Music in SF, is a San Francisco music blog that focuses on the San Francisco music scene and Bay Area music. Music in SF covers and promotes San Francisco music news, San Francisco new music, San Francisco events and the bay area music scene. Music in SF was started by Louis Raphael, whose work h...
Review: Ice Cube tears through career highlights at Coachella 2016
Tove Lo has just released Blue Lips [Lady Wood Phase II], the second phase and final two chapters of the Lady Wood Era. The new release contains the current single “Disco Tits” whose video has surpassed 5.1 million YouTube views to date and just reached #1 on the Billboard Dance Charts. Check it out below.
Last Thursday, Rickie Lee Jones played the UC Theater Taube Family Music Room in Berkeley; so we’re doing a brief retrospective on the career of one of the greats of American music. Over the many decades of her stellar musical career, American singer Rickie Lee Jones has worn many hats. Among other things, she’s a vocalist, a musician, a songwriter, a producer, an actor and a narrator; and that’s not all – she’s created music in several genres, including rock, pop, blues, soul, jazz, and R&B.
Vintage Trouble made a stop at the Fillmore last night and blew the roof off of the iconic venue in a performance that can only be described as EPIC. Ty Taylor was in fine form on this last night of their US tour, singing his heart out while performing some of the classic acrobatics his fans have all come to expect at a VT show. For the boys, the show served as a gesture of gratitude to their fans that had been waiting impatiently for their return.
Muck Rack makes it simple to find people, tweets, or articles that mention any name, keyword, company, hashtag etc. We've compiled this guide to help you make the most of your search.
Selecting a term
Start searching tweets, articles from media outlets, articles mentioned in tweets, journalists'
names, titles and bios with some suggested searches:
Companies or Topics (e.g. iPhone, Microsoft)
Phrases (e.g. "cloud computing") — use quotes to keep the terms together
Twitter handles (e.g. @username) — returns those who have mentioned or replied to
Names (e.g. "David Pogue")
Hashtags (e.g. #sxsw, #london2012)
Bio details (e.g. vegan, Olympics, father)
Muck Rack's Advanced Search allows for many boolean operators.
Find results that mention multiple specified terms, use AND or
+. For example, ensure each result contains both Elon Musk and Mark Zuckerberg by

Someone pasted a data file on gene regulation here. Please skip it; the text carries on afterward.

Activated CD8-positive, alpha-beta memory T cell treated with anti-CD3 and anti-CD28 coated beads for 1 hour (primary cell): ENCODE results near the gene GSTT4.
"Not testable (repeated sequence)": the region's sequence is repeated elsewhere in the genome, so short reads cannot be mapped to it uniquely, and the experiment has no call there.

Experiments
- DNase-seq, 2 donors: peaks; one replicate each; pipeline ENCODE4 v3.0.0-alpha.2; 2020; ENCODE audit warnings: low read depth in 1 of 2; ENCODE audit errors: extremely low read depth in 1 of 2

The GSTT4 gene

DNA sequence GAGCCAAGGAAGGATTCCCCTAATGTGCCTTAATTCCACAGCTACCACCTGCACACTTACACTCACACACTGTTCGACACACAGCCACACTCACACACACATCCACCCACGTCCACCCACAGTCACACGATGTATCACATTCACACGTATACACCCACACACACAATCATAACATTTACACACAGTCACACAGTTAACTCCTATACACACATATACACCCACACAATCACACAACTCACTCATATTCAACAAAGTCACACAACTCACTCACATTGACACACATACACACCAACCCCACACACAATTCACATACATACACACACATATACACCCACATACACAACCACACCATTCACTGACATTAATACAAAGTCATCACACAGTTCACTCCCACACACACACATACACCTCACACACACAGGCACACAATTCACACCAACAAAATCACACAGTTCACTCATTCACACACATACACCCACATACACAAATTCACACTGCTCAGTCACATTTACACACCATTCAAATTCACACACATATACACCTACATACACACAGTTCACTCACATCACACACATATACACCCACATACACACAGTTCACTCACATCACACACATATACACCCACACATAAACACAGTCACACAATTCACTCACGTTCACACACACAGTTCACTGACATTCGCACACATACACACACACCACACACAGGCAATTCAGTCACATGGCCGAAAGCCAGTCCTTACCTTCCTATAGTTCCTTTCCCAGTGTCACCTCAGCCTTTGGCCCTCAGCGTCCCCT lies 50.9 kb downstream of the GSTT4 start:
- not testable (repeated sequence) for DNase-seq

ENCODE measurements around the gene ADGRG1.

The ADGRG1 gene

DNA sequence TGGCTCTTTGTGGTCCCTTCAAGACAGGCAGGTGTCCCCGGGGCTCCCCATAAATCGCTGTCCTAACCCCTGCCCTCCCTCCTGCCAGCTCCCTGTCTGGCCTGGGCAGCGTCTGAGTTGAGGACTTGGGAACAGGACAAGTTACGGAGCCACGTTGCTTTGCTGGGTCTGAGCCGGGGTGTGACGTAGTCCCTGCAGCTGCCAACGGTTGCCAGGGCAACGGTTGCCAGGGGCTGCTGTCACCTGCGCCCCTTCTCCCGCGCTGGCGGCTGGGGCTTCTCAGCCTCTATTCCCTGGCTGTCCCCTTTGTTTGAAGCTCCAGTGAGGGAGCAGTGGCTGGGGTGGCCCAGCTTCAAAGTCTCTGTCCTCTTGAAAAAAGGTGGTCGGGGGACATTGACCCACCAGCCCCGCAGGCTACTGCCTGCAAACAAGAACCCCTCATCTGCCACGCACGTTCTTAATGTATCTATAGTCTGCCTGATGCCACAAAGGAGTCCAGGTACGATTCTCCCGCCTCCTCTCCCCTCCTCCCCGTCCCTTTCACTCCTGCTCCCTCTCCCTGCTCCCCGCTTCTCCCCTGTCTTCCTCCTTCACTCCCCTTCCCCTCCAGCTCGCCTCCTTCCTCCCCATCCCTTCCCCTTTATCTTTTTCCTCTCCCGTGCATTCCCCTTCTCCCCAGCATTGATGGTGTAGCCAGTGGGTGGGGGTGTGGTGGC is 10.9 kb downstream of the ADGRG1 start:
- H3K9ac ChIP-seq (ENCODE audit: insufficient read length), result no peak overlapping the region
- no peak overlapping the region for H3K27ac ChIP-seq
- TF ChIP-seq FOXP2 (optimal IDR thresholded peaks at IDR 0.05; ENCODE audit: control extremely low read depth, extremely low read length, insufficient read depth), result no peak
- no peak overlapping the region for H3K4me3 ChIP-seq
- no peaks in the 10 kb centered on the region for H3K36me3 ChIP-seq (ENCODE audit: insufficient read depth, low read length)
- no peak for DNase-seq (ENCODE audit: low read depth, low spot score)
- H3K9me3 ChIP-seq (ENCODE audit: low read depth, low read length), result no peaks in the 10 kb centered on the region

searching Musk AND Zuckerberg or Musk + Zuckerberg.
Use the operators OR or , to broaden your search when you'd like either of
multiple terms to appear in results. (This is the default behavior of our search when no operators
are used). For example, results will contain either cake or cookie by searching cake OR cookie or cake,cookie
Use NOT or - to subtract results from your search. For
example, searching Disney will yield results about the Walt Disney Company as well as Walt Disney
World Resort. To exclude mentions of Disney World, search for Disney -World or Disney
When using one of these operators with a phrase, enclose it in quotation marks. For example, you can
find results about smartphones excluding Apple's iPhone 4S by searching smartphone -"iPhone
Exact case matching or punctuation
If you're searching for a brand name or keyword that relies on specific punctuation marks or capitalization, you can
find results that match your exact query by adding matchcase: before the keyword you're searching for, like matchcase:E*TRADE .
Use parentheses to separate multiple
boolean phrases. For example, to find journalists talking about having fun in Disney World or
Disneyland, search for ("disney world" OR disneyland) AND fun.
An asterisk can be used to search for any variation of a root word truncated by the asterisk. For example, searching for admin* will return results for administrator, administration, administer, administered, etc.
A near operator is an AND operator where you can control the distance between the words. You can vary the distance the near operation uses by adding a forward slash and number (between 0-99) such as strawberries NEAR/10 "whipped cream", which means the strawberries must exist within 10 words of "whipped cream".